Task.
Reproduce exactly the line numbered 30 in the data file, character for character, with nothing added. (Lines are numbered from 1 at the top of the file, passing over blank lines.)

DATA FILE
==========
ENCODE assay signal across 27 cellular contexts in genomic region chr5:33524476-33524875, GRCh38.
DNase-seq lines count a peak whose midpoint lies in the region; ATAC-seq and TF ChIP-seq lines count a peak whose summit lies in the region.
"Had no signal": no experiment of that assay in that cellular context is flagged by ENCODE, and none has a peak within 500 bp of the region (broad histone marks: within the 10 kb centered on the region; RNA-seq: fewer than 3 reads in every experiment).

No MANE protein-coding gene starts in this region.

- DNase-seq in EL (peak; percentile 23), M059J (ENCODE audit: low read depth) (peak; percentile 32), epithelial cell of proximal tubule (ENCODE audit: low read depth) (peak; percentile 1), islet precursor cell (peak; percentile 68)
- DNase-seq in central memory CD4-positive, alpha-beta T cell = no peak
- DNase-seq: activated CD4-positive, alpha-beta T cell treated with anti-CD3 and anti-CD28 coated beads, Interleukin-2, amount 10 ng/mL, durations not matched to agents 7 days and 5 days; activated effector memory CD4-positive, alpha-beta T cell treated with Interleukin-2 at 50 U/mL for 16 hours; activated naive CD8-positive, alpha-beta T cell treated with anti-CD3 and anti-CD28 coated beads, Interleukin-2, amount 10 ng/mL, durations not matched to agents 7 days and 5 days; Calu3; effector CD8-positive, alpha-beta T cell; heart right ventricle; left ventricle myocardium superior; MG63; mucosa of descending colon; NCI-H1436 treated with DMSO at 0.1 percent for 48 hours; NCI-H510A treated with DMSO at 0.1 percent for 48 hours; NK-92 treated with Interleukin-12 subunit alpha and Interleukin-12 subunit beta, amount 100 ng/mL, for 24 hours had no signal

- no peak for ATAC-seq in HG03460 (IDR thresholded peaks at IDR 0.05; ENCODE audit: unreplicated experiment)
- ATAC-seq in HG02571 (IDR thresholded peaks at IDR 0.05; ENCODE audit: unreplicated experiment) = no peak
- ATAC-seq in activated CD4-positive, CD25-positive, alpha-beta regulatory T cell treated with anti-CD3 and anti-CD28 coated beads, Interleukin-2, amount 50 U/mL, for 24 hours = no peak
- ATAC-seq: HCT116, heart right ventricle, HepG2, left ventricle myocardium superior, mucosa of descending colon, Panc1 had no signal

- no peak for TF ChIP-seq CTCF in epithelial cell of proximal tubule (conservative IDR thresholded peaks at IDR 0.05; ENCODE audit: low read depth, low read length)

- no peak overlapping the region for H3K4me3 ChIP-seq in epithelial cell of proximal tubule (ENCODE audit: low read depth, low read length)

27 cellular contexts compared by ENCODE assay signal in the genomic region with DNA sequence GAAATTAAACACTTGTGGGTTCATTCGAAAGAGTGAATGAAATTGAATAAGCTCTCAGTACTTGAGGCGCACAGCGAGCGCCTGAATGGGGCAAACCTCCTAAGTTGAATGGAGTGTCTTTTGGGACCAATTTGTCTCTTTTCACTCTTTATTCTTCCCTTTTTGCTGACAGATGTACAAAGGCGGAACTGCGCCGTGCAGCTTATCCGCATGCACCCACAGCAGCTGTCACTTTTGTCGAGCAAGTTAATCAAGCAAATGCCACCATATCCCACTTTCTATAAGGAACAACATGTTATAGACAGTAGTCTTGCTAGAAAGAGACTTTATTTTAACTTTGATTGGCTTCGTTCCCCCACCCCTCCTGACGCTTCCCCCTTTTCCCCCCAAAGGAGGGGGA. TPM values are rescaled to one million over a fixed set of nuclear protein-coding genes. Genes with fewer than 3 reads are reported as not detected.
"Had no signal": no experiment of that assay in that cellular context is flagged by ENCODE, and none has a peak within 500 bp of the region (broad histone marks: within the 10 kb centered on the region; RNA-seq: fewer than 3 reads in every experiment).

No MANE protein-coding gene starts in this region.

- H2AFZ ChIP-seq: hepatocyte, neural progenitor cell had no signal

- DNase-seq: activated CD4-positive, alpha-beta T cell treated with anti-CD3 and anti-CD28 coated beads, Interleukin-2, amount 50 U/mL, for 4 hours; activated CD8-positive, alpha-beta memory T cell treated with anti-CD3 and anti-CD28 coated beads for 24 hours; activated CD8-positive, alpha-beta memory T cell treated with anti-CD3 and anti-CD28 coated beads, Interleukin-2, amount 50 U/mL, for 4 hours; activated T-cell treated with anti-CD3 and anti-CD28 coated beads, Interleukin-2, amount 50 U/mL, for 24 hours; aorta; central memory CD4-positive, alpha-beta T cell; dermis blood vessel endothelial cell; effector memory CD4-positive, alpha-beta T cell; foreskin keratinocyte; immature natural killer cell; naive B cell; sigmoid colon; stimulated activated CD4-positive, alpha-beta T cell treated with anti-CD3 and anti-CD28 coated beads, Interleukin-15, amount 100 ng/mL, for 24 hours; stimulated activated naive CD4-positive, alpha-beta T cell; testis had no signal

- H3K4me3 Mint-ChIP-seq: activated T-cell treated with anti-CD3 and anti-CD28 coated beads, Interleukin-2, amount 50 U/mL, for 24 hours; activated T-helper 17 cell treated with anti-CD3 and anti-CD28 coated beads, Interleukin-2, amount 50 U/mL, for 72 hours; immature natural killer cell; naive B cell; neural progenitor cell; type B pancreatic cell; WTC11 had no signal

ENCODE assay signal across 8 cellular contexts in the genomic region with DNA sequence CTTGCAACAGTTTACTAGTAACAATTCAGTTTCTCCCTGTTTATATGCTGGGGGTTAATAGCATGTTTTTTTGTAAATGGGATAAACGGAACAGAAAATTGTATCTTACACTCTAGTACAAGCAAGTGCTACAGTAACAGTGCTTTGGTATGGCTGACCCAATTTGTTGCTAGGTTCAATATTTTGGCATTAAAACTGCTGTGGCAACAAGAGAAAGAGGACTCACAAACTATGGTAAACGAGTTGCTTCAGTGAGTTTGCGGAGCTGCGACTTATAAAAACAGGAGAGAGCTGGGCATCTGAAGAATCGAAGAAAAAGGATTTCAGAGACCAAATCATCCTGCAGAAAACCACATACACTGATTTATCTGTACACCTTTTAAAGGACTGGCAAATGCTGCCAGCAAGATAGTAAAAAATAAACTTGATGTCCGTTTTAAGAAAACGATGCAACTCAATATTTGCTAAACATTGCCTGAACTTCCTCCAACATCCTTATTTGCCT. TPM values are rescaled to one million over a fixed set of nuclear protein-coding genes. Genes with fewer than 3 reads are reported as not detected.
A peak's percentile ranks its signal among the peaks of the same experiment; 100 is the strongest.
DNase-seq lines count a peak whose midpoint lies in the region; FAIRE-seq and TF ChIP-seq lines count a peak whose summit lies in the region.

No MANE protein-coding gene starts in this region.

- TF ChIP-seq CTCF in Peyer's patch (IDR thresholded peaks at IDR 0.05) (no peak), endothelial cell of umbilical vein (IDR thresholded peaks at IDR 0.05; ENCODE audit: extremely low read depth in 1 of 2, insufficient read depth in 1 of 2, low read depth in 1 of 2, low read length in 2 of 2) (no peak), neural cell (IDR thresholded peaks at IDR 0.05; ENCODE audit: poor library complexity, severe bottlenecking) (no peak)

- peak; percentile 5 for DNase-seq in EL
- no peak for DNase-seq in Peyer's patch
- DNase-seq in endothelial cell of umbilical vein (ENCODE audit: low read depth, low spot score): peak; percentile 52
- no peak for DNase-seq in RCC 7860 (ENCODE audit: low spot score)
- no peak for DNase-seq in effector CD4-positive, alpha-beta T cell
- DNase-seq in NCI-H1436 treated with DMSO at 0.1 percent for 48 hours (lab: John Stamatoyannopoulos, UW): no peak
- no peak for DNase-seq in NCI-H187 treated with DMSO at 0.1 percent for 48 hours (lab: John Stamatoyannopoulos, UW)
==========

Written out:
- DNase-seq in NCI-H1436 treated with DMSO at 0.1 percent for 48 hours (lab: John Stamatoyannopoulos, UW): no peak